Rank: Wireless operator
Bruce Barclay was born in Fifeshire, Scotland in January 1897.
Most of his early years were spent on the farm of Rosslyn Lea Asylum managed by his father. In his teenage years he and his elder brother, Archie, rode bicycles and taught themselves a range of cycling tricks.
He was just 17 when war erupted, while working as a cadet with Midland and Scottish Railways. He volunteered as a Marconi wireless operator and was accepted for training in London.
At 18, Bruce Barclay, found himself sailing out of Belfast as “sparks” on a merchantman. He sailed from Montevideo to Lemnos to deliver horses for the Gallipoli campaign.
Bruce served as a Marconi operator on HM Transport Nitonian EO1 in 1915 and the diary of his voyage transporting troops to the Dardanelles is attached to his record.
He suffered the arctic cold of the Barents Sea and White Sea as they delivered supplies into Archangel for the Russians before the revolution.
Twice within three weeks he was torpedoed in the Atlantic and each time spent four bitter days in the ships’ boats.
His son Archie recounts “My Mother told me his hair turned white after the second sinking”. He was just 20. But there was no let-up. He was back to sea within weeks and celebrated his 21st birthday at Basra in the Persian Gulf. He sailed to South Africa, India, Australia and the United States.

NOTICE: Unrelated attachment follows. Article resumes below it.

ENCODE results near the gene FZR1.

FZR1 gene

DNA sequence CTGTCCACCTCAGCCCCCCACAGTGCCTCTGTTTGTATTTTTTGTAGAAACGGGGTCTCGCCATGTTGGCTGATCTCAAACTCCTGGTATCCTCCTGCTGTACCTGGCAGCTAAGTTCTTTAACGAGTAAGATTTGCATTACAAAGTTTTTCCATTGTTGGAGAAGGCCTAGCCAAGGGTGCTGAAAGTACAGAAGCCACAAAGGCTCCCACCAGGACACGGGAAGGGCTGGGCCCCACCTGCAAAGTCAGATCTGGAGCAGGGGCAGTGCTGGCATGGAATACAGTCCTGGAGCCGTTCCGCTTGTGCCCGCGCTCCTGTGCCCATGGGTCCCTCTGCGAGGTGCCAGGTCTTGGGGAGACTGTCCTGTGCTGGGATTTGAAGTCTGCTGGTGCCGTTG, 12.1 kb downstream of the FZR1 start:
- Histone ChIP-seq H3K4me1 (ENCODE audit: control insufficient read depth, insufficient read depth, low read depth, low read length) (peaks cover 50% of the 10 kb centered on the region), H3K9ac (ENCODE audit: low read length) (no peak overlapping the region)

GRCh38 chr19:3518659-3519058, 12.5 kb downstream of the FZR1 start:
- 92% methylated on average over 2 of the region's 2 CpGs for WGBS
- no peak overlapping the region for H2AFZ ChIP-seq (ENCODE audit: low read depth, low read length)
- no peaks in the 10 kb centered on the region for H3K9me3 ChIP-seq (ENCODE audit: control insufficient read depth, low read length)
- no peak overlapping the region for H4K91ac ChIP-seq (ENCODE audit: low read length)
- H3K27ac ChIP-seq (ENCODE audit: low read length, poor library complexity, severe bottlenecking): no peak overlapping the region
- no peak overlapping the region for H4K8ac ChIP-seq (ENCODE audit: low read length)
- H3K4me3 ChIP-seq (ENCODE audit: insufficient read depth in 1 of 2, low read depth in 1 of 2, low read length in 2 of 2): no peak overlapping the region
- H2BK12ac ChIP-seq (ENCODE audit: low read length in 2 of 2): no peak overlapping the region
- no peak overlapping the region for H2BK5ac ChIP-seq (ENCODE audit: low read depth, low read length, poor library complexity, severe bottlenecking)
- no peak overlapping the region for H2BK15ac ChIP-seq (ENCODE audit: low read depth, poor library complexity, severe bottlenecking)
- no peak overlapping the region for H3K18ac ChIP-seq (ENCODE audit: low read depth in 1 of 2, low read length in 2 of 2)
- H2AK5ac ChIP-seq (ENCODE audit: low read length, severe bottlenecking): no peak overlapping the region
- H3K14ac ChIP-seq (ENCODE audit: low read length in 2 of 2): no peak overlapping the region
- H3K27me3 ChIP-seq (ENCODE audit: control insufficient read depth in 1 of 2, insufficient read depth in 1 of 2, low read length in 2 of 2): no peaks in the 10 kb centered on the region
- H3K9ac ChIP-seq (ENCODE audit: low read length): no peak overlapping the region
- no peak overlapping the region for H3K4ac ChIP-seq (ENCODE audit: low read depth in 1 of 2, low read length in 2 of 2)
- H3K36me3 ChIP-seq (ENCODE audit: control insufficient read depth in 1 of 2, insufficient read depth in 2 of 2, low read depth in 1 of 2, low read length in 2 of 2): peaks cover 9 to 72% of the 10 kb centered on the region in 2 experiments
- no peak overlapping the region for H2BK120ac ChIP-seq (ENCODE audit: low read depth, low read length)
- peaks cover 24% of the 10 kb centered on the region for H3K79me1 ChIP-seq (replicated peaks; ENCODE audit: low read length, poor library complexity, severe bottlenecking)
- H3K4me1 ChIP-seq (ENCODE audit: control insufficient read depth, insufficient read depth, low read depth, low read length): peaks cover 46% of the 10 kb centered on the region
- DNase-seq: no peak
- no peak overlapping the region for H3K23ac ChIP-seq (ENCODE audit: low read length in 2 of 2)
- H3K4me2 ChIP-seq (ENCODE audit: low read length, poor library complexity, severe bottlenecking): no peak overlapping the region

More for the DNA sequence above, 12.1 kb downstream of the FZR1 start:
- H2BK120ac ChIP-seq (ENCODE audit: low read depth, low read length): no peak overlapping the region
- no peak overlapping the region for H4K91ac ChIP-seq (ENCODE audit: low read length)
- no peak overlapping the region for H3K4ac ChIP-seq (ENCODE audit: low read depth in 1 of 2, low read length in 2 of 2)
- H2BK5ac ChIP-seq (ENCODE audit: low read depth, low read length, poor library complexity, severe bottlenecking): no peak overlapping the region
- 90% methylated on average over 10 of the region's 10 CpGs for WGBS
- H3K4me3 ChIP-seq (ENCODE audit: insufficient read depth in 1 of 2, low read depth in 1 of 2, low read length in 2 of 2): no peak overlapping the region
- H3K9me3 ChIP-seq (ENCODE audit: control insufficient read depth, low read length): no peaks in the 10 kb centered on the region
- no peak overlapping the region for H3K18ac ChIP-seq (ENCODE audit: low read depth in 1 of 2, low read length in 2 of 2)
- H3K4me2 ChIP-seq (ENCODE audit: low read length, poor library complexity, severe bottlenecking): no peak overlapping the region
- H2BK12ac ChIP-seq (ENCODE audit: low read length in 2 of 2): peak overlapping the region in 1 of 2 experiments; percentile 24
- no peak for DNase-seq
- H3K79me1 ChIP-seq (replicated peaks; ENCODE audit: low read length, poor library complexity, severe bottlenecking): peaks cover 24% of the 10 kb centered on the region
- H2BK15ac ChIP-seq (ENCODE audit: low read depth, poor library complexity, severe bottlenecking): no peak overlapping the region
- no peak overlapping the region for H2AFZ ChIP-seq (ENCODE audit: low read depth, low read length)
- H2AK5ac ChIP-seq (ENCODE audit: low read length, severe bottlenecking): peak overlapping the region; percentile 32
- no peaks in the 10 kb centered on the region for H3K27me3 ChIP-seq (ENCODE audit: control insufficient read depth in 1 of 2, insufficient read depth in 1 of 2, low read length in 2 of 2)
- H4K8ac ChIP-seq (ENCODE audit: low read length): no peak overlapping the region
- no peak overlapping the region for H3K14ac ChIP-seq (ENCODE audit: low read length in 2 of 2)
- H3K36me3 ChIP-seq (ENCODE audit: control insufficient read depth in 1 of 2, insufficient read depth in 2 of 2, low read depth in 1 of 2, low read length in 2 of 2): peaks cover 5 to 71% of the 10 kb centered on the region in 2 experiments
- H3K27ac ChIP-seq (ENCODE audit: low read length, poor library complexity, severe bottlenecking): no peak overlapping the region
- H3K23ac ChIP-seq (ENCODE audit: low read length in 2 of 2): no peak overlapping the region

Bruce returned from his service in World War 1 to manage the family farm in Scotland. He didn’t enjoy this experience and in 1927 emigrated with his wife Clare and small daughter Wilma, to Napier, New Zealand. They had a son, Archie, in 1929.
He was to be part of a small team of radio “Hams” (amateur transmitters) who put Napier back in contact with the world after the devastating earthquake of February 3, 1931. Led by George Tyler, this group sent and received all messages to and from the Government for the next two weeks or more until other communications were re-established.
As a Marconi telegraphist, he was a highly-skilled Morse-key operator, sending and receiving at about 35 five-letter words a minute, a speed well up with the best.
Bruce kept up his wireless telegraphy as an Amateur Radio Operator, with the callsign ZL-2DK. His son recalls him on many a night calling up his “ham” friends with the Morse key; or sitting by the radio switched to shortwave band, pad ready, pencil poised, taking down the morse-coded telegrams sent ship-to-shore or the reverse. They all appeared in a flying string of neat, legible, capital letters.
In World War Two, Bruce joined the National Reserve in 1940, a step up from the Home Guard but along the same part-time lines.
During this period he developed pneumonia and was discharged from the army. He returned to Napier to run a grocery store.
In 1950 they exchanged his business for a small 4-acre farmlet in Taradale, growing apricots and asparagus. But he had had his day in the sun and was always extremely proud of his Marconi-man status, his years in the Merchant Marine and his service in two World Wars.
He continued to work the land but by then Bruce was suffering the first stages of stomach cancer and gradually declined until he died a painful and lingering death in October 1954, aged just 57.